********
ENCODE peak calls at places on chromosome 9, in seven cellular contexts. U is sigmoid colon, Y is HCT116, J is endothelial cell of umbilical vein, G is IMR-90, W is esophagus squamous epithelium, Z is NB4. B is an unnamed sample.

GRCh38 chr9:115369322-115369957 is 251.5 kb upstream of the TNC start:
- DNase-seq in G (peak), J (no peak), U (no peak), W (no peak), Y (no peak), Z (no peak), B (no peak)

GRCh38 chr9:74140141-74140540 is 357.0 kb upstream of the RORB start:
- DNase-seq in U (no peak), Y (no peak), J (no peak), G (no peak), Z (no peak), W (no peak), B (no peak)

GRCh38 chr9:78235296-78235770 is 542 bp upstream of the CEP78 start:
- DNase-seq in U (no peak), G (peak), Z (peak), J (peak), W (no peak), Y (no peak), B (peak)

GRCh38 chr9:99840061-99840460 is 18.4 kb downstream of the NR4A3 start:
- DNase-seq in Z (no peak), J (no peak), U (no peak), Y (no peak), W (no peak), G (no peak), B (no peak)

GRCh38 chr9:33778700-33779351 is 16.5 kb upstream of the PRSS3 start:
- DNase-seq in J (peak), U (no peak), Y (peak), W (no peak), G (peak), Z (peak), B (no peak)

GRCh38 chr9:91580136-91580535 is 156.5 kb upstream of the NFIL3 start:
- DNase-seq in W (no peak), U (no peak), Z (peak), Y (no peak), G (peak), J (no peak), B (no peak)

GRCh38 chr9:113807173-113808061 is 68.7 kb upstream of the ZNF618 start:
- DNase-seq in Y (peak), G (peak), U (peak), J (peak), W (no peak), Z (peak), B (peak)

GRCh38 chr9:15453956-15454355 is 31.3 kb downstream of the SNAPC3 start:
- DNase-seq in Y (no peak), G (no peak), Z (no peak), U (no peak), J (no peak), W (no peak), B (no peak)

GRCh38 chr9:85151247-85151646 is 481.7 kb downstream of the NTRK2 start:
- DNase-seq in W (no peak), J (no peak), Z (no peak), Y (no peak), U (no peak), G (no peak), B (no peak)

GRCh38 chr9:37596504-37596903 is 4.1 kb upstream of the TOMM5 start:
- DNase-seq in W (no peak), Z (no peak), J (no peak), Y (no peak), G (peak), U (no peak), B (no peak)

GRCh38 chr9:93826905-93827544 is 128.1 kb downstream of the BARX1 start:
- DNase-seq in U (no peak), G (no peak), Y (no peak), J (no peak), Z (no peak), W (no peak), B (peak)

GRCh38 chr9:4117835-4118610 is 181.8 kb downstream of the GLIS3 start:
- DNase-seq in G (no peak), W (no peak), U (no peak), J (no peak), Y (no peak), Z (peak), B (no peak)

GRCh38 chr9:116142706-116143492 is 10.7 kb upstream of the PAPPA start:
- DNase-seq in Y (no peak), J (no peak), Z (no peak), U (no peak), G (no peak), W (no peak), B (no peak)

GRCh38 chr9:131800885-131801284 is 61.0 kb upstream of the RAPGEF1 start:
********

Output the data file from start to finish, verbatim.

ENCODE peak calls at places on chromosome 9, in seven cellular contexts. U is sigmoid colon, Y is HCT116, J is endothelial cell of umbilical vein, G is IMR-90, W is esophagus squamous epithelium, Z is NB4. B is an unnamed sample.

GRCh38 chr9:115369322-115369957 is 251.5 kb upstream of the TNC start:
- DNase-seq in G (peak), J (no peak), U (no peak), W (no peak), Y (no peak), Z (no peak), B (no peak)

GRCh38 chr9:74140141-74140540 is 357.0 kb upstream of the RORB start:
- DNase-seq in U (no peak), Y (no peak), J (no peak), G (no peak), Z (no peak), W (no peak), B (no peak)

GRCh38 chr9:78235296-78235770 is 542 bp upstream of the CEP78 start:
- DNase-seq in U (no peak), G (peak), Z (peak), J (peak), W (no peak), Y (no peak), B (peak)

GRCh38 chr9:99840061-99840460 is 18.4 kb downstream of the NR4A3 start:
- DNase-seq in Z (no peak), J (no peak), U (no peak), Y (no peak), W (no peak), G (no peak), B (no peak)

GRCh38 chr9:33778700-33779351 is 16.5 kb upstream of the PRSS3 start:
- DNase-seq in J (peak), U (no peak), Y (peak), W (no peak), G (peak), Z (peak), B (no peak)

GRCh38 chr9:91580136-91580535 is 156.5 kb upstream of the NFIL3 start:
- DNase-seq in W (no peak), U (no peak), Z (peak), Y (no peak), G (peak), J (no peak), B (no peak)

GRCh38 chr9:113807173-113808061 is 68.7 kb upstream of the ZNF618 start:
- DNase-seq in Y (peak), G (peak), U (peak), J (peak), W (no peak), Z (peak), B (peak)

GRCh38 chr9:15453956-15454355 is 31.3 kb downstream of the SNAPC3 start:
- DNase-seq in Y (no peak), G (no peak), Z (no peak), U (no peak), J (no peak), W (no peak), B (no peak)

GRCh38 chr9:85151247-85151646 is 481.7 kb downstream of the NTRK2 start:
- DNase-seq in W (no peak), J (no peak), Z (no peak), Y (no peak), U (no peak), G (no peak), B (no peak)

GRCh38 chr9:37596504-37596903 is 4.1 kb upstream of the TOMM5 start:
- DNase-seq in W (no peak), Z (no peak), J (no peak), Y (no peak), G (peak), U (no peak), B (no peak)

GRCh38 chr9:93826905-93827544 is 128.1 kb downstream of the BARX1 start:
- DNase-seq in U (no peak), G (no peak), Y (no peak), J (no peak), Z (no peak), W (no peak), B (peak)

GRCh38 chr9:4117835-4118610 is 181.8 kb downstream of the GLIS3 start:
- DNase-seq in G (no peak), W (no peak), U (no peak), J (no peak), Y (no peak), Z (peak), B (no peak)

GRCh38 chr9:116142706-116143492 is 10.7 kb upstream of the PAPPA start:
- DNase-seq in Y (no peak), J (no peak), Z (no peak), U (no peak), G (no peak), W (no peak), B (no peak)

GRCh38 chr9:131800885-131801284 is 61.0 kb upstream of the RAPGEF1 start: